Education Ministry to Introduce New Exam System
By Htet Naing Zaw 9 February 2017
NAYPYIDAW — Burma’s Ministry of Education will introduce a new examination system to monitor and assess year-round performance, marking a major policy shift for basic education schools.
Under the current system, final exam results are the only measurement used to determine if a student is ready to advance to a higher grade.
“Under the new system, we’ll determine if a student is qualified for the higher grade based on his overall performance throughout the academic year. We will not only look at his final exam results,” Dr. Khaing Mye, spokesperson for the Ministry of Education, told The Irrawaddy.
The new system will be applied to all grades in the basic education level, but not the matriculation level, he said.
The new system is aimed at improving students’ all-round performance. Students will be required to cooperate more with their parents and communities on schoolwork—scoring well at exams will no longer be enough.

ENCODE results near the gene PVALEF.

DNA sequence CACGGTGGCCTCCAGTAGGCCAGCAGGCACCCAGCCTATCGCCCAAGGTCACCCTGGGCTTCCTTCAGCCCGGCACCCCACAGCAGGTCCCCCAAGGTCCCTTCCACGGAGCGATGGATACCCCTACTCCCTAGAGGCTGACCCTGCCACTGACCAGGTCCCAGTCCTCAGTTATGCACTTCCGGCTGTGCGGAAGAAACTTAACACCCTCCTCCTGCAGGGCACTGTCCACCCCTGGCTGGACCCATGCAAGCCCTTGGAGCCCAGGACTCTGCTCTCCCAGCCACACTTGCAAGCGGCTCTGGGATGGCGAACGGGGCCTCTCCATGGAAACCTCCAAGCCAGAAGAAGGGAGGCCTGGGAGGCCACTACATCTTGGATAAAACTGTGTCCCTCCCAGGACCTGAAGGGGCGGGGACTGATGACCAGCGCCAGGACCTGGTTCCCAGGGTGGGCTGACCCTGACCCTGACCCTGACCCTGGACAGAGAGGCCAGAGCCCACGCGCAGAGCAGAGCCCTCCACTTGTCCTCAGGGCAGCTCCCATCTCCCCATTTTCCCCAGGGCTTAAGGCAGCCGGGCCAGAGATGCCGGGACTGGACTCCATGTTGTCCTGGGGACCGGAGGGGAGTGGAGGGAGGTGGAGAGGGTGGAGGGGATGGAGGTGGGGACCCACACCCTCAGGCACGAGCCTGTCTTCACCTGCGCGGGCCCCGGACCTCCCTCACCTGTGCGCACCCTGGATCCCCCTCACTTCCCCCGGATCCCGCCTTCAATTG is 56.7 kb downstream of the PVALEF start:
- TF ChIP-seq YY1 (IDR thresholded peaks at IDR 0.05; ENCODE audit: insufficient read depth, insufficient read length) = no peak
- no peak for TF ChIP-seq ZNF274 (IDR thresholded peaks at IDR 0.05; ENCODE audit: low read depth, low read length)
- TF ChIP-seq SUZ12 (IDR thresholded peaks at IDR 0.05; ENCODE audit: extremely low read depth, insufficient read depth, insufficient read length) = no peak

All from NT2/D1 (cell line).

Teachers will monitor and assess the performance of students throughout the academic year, said an officer from the education ministry.
“For example, there will be five exams in a year and we’ll calculate a grade point average and divide the students into grades A, B, C, and D. Students will be able to earn 60 points from exams, and the remaining 40 points will depend on their individual performance,” said the officer.
When grade point averages are calculated, a D grade will be treated as failing. Grades A, B, and C are a pass.
Dr. Khaing Mye said the new exam system was designed by the Ministry of Education and scholars.
The ministry briefed leaders from division, state, and district education departments on Jan. 26 and 27, according to U Myint Lwin, a director in the Basic Education Department.
“We have provided the guidelines, so schools can start applying the new system in the coming academic year,” he said. In basic education schools, the new academic year usually begins in June.
“We will apply the new system mainly to fifth grade and ninth grade students,” he said.
According to the Basic Education Department in Naypyidaw, there are about 9 million basic education students, 400,000 teachers, and 45,981 basic education schools.